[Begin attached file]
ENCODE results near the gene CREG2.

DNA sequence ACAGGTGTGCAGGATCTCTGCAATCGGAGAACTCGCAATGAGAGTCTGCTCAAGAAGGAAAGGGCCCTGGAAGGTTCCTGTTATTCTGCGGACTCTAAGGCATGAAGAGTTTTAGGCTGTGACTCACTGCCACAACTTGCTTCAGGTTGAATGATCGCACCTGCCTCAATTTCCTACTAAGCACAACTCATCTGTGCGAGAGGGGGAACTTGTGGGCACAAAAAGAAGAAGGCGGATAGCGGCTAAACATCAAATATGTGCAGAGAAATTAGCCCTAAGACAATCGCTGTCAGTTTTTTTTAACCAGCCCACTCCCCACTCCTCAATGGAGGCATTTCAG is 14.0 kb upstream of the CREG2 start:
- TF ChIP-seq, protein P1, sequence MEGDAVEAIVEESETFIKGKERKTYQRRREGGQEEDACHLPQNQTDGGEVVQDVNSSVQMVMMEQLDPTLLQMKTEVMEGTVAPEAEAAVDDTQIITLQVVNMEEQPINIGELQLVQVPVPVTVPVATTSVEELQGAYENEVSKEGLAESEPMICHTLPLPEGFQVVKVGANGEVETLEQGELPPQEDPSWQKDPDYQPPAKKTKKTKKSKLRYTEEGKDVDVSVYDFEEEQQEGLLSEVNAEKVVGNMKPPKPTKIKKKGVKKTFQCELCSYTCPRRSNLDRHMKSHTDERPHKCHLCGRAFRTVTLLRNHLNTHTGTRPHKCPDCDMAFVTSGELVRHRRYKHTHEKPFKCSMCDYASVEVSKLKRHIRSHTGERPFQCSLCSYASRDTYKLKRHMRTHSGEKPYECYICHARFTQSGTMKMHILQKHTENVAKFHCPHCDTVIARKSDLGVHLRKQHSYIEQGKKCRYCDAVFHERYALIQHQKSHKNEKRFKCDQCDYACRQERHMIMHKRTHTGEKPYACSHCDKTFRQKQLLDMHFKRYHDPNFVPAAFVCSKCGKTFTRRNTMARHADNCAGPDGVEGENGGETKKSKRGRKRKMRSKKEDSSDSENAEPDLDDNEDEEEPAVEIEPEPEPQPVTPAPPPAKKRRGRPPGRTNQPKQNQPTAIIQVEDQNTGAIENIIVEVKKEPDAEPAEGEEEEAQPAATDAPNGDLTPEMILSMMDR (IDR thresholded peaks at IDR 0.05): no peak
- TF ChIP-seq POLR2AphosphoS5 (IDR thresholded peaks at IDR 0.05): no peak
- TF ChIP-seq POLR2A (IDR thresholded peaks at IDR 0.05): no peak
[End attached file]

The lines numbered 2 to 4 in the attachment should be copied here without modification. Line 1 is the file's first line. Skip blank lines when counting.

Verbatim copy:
DNA sequence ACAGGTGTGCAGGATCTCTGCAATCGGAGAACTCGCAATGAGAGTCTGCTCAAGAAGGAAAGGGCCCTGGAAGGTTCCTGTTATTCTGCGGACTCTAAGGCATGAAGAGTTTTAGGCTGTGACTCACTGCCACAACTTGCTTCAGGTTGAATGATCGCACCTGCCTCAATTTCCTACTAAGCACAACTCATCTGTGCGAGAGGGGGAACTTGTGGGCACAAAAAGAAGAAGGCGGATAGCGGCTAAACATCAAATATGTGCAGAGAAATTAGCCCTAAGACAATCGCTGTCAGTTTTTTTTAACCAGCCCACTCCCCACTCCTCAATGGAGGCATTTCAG is 14.0 kb upstream of the CREG2 start:
- TF ChIP-seq, protein P1, sequence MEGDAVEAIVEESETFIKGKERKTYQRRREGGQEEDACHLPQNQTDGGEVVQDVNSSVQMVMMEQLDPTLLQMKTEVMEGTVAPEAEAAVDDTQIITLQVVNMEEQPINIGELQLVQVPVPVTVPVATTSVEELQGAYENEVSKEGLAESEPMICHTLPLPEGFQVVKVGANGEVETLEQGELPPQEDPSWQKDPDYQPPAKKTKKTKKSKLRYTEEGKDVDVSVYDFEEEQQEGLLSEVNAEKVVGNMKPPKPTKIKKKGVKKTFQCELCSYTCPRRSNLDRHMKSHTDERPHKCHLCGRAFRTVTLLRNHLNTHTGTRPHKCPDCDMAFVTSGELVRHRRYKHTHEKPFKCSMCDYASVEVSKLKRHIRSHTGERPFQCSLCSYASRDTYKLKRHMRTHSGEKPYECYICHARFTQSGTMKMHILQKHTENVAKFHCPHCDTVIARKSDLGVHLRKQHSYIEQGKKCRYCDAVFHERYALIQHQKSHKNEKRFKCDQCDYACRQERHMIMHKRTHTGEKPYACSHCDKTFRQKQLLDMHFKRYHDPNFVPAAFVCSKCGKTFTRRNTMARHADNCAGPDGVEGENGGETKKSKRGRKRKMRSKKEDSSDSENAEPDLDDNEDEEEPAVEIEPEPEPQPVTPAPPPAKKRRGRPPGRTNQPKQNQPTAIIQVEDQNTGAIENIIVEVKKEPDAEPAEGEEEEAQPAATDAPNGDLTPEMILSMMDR (IDR thresholded peaks at IDR 0.05): no peak
- TF ChIP-seq POLR2AphosphoS5 (IDR thresholded peaks at IDR 0.05): no peak